Whether the High court can ban this all India labour strike atleast for government servants whose duty is to serve
and protect the people from these types of strike ?


From India, New Delhi
Labour Law & Hr Consultant
Management Consultancy

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'Strike' is a peaceful way of expression against grievances by the workmen as permitted subject to certain conditions in the Laws governing Industrial Relations and conditions of employment.

The proposed strike for two days by the all India trade unions is just a token strike only after giving due notice under the provisions of the Industrial Disputes Act,1947 as well as the standing orders applicable.

Therefore, in my opinion, Courts would not come forward to ban such token strike.

From India, Salem

»»»»»»»»»»» Thanks for your insights sir.««««««««««««
From India, New Delhi

I wish to bring to your notice a very recent development in this regard.
The Kerala High Court on Friday restrained five trade unions in the Bharat Petroleum Corporation Limited (BPCL), Kochi, from participating in the nationwide strike on March 28-29. (Case Title: Bharat Petroleum Corporation Ltd v. Cochin Refineries Employee's Association & Ors.)

Trade Unions representing the workmen employed/engaged in the petitioner's Refinery at Ambalamugal and have issued strike notices informing that they are going on strike from 7.00 A.M on 28.3.2022 to 7.00 A.M on 30.3.2022 in support of the decision of the National Convention of Workers organized jointly by the Central Trade Unions and Independent National Federations/Associations held at Jantar-Mantar, New Delhi on 11.11.2021, against the various issues related to decisions made by the Government of India. The petitioner approached the Court seeking an interim order restraining the respondents from resorting to strike on the said dates or any other day in contravention of Section 22 of the Industrial Disputes Act,1947. Already conciliation proceedings have been initiated. Since BPCL is a public utility service, the functioning of its various units would be seriously impacted by the strike. It was asserted that although all the conciliation notices, as per Section 22(1), 22(2) and 33 have been referred, the trade unions would not adhere to such direction. Therefore in case of pendency of any conciliation proceedings before a conciliation officer, which are concededly pending in view of the strike notices and considering all these circumstances, the High Court of Kerala issued the interim direction restraining the respondents from going on strike as per their call given.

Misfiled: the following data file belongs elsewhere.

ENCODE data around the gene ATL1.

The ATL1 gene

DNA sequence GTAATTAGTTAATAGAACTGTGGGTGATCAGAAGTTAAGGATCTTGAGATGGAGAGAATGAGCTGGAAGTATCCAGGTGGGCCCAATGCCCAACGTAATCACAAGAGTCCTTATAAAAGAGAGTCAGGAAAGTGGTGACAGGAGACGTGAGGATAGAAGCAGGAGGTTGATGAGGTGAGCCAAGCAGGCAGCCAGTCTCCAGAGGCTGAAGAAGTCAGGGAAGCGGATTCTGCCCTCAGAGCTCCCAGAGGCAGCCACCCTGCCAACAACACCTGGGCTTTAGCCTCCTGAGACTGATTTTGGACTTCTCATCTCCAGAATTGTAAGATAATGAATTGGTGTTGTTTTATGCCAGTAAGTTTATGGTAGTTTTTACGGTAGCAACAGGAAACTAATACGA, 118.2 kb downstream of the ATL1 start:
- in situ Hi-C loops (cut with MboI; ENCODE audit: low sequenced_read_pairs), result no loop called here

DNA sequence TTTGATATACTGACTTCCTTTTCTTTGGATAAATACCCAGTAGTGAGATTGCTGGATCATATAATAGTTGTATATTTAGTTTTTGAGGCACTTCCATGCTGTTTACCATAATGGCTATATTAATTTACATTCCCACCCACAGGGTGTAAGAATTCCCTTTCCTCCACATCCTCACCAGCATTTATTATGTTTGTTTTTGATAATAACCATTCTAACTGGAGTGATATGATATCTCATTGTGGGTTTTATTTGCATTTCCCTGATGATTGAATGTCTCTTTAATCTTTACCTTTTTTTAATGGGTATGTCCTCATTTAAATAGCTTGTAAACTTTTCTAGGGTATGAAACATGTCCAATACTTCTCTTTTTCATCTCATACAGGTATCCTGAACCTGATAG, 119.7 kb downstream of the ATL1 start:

From India, Mumbai

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